Sustainability Across Operations
The stages involved in the production of any natural resource are complex and face their own unique challenges. When implementing sustainability across operations, the mining industry needs to look at the complete picture to identify the right solutions.
Since massive amounts of energy are required to break down large rocks into small particles, it is essential that processing be done only on valuable ore. Processing waste consumes energy, provides no value, and takes capacity away from processing ore. In-pit ore sorting has advanced significantly and has proven to be a significant benefit to several mining companies, including Teck Resources in British Columbia.
Falling ore grades naturally increases the energy required per ton of product, so mining companies have no choice but to optimize their operations. Technologies like integrated, inter-operable IoT architectures and platforms can “talk” with just about any software or connected device and collect data. This provides complete integration and visibility across engineering, operations, and maintenance and can help facilitate communication between different, often siloed, departments of the business. This technology – and the optimization of processes – can reduce energy, water, and chemical consumption, ensure regulatory and safety requirements are met, and increase efficiencies at all levels.
The recent decline in the grade of mined minerals, and as a result, the intensified mineral process, also means more water is required. Mining companies can employ new technologies that monitor water quality and levels, even reaching dispersed or otherwise inaccessible areas. By providing a complete snapshot of water quality, companies can ensure they continue to deliver on, or exceed, their environmental commitments.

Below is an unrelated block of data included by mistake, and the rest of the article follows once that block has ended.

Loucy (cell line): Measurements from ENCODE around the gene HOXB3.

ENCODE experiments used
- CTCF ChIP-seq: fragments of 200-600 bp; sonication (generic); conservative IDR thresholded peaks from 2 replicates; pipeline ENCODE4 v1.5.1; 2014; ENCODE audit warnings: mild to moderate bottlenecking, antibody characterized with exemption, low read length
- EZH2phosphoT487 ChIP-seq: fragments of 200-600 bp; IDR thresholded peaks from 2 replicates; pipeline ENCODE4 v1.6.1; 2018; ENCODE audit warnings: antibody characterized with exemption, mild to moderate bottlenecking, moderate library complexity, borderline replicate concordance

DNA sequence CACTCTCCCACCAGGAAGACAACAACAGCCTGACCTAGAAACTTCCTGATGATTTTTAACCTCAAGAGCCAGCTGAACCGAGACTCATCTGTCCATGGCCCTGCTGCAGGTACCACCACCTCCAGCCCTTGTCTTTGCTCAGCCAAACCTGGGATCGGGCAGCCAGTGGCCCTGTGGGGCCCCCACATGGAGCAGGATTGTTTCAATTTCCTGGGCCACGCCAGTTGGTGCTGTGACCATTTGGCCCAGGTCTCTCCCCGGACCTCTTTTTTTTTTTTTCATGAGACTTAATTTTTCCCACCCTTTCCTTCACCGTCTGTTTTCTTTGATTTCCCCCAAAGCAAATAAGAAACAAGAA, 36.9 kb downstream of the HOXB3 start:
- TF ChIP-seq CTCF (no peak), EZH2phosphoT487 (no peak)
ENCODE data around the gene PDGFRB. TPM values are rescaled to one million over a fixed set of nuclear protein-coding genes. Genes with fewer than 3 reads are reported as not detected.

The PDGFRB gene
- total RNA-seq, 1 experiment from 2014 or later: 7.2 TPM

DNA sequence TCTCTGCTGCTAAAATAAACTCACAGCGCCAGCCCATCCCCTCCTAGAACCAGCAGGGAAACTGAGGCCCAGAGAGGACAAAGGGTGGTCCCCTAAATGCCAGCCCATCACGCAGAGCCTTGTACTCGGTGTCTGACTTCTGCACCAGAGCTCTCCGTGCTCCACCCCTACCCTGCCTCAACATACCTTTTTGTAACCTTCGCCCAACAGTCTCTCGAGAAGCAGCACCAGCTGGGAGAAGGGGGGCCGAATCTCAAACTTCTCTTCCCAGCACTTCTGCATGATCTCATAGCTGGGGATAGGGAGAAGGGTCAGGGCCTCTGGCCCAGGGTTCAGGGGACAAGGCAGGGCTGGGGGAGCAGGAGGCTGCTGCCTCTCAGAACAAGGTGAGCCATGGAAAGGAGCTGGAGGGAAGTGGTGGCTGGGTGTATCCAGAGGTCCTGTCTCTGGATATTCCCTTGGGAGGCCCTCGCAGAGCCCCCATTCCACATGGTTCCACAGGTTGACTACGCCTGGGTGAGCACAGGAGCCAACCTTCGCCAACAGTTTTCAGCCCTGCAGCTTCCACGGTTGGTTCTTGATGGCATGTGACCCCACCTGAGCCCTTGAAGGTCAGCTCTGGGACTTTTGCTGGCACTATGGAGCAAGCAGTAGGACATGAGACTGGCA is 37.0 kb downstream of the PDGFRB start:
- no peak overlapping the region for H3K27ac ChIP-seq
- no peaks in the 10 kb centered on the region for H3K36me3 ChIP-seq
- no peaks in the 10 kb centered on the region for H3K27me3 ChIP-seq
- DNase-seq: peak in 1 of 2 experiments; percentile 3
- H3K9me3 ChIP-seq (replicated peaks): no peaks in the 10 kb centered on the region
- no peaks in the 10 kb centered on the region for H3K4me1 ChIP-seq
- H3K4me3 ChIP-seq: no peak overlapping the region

Visibility into data means sustainable mining doesn’t have to be an either/or situation. Mining companies can reduce their energy and water consumption and improve on sustainability, while also increasing production, ensuring product quality, and generating a profit. As more companies start to implement these solutions, they should consider what platforms seamlessly connect with existing infrastructure, what the most important outputs for the business are, and what data they want collect and analyze.
Now’s the Time to Act
Globally, we’re at a crossroads between wanting to propel our economies forward, but needing to leave the planet in a better, greener state for the next generation. As environmentally-minded Millennials and Generation Z make up the majority of the workforce, the drive towards sustainability will continue to gain momentum. Over the last few years, we’ve seen a shift in the roles new mining professionals are looking to fill – fewer are interested in operating underground, which can be physically and mentally demanding. New technology is reinvigorating the industry by re-locating traditional roles to new positions at remote operation centres.
We must call on mining leaders around the world to prioritize digitization and automation to reduce their carbon footprint. It’s no longer a question of if but rather a question of when. Sustainability is the future of mining – and as the world relies more on mined minerals and metals to power renewable energy sources and clean technology, we have no choice but to improve sustainability at the source. After all, there’s no substitute for the materials that make up our digital, connected, and sustainable future. The extraction and processing of these minerals and metals plays a key role in the transition to a low-carbon economy so we must ensure the mining sector plays a key role in working toward our carbon emission reduction targets.
In Canada, our abundance of natural resources has always been a major contributor to our country’s economic growth, and in turn, our quality of life. If we continue to act responsibly by raising the bar on sustainable practices, our nation will lead the mining industry into the next era.
About the Author
David Willick is the Vice President and Regional Leader of Mining, Metals and Minerals, North America for Schneider Electric. He brings over 30 years of industry experience to his position, actively working with mining, metals and minerals business leaders globally to deliver solutions that combine the intersection of engineering and technology. He has led teams globally and across North America in helping major mining, metals and minerals operations to improve performance, reduce energy consumption and achieve higher sustainability goals.